Kate Cayley, who has won acclaim for her plays and a YA novel, releases the short story collection, How You Were Born. Poet Wayde Compton's short fiction debut is The Outer Harbour (October). Lesley Crewe's new novel, Chloe Sparrow (August), is about a reality television producer whose home life becomes just as crazy as her job. Consumed (September) is a novel by filmmaker David Cronenberg, about two journalists who become embroiled in a global conspiracy. Michael Crummey follows up Galore with Sweetland (August), the story of a man who refuses to resettle from the remote Newfoundland island his family has called home for generations. Nick Cutter's The Deep (January) promises to be as twisted as his last book.
Dawn Dumont's Rose's Run (October) is about a single mother on the outs with everybody on her Native reserve who becomes the world's least likely marathon runner. In Would I Lie to You? (October), Mary Lou Dickinson tells the story of a widow who meets her husband's son from a previous relationship, and is forced to confront her own secrets. Loren Edizel, whose novel Adrift was nominated for a ReLit Award in 2012, returns with Confessions: A Book of Tales, a collection of stories about why we keep secrets and what makes us tell.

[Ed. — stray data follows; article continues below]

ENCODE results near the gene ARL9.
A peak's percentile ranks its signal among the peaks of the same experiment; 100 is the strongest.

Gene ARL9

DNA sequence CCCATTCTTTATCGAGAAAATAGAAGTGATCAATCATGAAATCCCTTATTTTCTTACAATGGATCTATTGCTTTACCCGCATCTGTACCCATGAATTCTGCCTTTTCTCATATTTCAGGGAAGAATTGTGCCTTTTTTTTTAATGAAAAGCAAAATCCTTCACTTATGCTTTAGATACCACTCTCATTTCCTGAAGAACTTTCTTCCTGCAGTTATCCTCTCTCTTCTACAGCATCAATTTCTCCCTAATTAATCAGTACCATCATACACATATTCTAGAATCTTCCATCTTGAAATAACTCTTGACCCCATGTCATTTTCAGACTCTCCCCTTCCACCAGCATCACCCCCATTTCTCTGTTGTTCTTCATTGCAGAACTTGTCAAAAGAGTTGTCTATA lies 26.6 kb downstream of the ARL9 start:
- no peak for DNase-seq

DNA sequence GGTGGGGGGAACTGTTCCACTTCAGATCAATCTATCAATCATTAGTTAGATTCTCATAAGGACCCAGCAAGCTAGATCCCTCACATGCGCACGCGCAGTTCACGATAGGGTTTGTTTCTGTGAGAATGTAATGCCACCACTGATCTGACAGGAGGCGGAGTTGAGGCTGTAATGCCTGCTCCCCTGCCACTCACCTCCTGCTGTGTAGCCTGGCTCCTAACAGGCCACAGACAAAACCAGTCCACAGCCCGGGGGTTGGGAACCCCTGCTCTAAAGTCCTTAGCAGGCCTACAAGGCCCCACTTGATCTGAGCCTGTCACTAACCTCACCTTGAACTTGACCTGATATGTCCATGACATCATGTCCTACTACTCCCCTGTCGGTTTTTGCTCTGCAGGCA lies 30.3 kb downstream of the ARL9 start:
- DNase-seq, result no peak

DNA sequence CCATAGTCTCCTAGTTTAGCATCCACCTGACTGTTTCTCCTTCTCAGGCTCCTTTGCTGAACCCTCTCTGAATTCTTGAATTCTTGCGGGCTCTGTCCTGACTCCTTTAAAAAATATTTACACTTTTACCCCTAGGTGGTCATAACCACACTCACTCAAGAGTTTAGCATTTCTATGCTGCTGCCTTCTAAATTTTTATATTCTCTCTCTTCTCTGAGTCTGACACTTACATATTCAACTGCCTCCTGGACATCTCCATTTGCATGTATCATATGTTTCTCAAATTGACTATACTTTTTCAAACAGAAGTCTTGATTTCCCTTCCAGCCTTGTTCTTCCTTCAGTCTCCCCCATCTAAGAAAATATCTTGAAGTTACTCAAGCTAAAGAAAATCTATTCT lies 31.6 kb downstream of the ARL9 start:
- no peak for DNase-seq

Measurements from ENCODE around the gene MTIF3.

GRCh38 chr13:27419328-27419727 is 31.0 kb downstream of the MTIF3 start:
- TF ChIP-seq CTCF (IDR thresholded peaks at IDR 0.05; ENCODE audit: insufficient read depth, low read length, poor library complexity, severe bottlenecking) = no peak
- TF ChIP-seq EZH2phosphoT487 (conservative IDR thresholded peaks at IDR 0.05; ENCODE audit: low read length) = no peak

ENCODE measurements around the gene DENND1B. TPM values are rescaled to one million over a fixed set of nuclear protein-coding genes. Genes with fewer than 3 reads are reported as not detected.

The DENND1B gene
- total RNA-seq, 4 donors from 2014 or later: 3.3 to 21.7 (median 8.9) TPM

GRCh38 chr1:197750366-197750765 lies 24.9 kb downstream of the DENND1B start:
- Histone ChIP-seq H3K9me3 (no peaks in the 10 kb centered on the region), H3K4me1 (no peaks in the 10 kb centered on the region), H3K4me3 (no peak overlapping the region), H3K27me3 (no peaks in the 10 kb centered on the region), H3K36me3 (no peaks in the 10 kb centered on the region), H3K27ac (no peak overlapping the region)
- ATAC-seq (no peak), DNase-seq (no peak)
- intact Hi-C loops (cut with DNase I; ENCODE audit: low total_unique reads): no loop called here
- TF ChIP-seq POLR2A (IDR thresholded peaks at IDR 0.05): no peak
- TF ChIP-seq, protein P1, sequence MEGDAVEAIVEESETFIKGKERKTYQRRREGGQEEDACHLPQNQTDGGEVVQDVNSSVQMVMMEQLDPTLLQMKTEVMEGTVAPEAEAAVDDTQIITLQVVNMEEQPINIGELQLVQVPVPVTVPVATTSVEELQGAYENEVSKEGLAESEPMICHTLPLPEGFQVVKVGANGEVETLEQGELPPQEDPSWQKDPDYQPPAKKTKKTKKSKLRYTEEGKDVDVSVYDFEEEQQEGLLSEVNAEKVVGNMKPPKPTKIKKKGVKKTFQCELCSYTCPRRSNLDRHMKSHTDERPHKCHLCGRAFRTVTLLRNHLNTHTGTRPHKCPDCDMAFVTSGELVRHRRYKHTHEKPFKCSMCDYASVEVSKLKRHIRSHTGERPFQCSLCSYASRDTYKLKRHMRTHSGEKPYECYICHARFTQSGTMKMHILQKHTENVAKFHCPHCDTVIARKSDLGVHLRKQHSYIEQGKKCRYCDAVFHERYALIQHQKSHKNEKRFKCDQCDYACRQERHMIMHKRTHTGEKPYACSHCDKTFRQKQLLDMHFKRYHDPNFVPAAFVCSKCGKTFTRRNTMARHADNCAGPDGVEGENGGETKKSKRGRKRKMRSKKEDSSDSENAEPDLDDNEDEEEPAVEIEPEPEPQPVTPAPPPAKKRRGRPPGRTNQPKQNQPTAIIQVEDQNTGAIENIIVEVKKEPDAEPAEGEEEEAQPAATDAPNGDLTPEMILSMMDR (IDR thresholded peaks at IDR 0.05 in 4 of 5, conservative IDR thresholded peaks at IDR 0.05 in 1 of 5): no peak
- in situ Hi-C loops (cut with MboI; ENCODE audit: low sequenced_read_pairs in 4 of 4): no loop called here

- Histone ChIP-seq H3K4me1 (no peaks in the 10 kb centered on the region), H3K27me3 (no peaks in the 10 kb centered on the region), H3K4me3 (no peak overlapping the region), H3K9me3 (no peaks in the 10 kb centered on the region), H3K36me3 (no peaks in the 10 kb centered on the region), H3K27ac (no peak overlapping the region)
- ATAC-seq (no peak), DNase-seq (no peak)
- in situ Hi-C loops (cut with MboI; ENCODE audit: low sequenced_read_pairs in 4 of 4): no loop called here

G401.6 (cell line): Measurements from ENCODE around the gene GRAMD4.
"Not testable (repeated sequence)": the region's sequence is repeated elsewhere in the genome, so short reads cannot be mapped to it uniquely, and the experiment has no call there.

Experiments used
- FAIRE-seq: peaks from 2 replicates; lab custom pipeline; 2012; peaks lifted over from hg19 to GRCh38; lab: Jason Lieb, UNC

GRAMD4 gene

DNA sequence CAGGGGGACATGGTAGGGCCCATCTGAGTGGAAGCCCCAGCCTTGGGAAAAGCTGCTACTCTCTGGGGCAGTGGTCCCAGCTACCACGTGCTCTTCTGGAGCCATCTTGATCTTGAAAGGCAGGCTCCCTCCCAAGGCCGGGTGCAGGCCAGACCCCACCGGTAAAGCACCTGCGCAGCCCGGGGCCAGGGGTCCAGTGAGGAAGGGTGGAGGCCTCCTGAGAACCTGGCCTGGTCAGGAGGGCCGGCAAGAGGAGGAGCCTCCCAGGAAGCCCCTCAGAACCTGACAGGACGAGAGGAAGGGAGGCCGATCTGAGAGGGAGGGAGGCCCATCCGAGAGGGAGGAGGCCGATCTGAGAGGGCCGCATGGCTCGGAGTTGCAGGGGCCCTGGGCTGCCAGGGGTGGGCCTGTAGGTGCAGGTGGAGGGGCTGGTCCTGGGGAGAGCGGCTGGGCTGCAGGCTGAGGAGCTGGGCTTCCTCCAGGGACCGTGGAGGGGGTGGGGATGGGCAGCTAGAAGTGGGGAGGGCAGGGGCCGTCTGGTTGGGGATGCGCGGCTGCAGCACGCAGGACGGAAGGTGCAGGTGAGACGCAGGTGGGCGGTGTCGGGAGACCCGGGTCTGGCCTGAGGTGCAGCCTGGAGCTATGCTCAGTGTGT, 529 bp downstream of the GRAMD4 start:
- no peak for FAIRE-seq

The Umbrella Mender (September) is journalist Christine Fischer Guy's debut, a novel about a young nurse in 1950s' Moose Factory working to stem the tide of tuberculosis at the local hospital, and finding herself increasingly drawn to the wilderness around her. Between Clay and Dust, by Canadian-Pakistani writer Musharraf Ali Farooqi, is published in Canada for the first time in September; it was nominated for the Man Asian Literary Prize in 2012. " In the woods outside Overdeere, Ontario, there are trees that speak, a village that doesn't appear on any map, and a hill that opens wide, entrapping unwary travellers"—see? Just try not to be intrigued by We All Go Down Together (August), the latest by Gemma Files. Barbara Fradkin's latest Inspector Green mystery is None So Blind, (October). Elyse Friedman's new novel is The Answer to Everything (August), about a down-and-out artist who starts a roaringly successful New Age cult.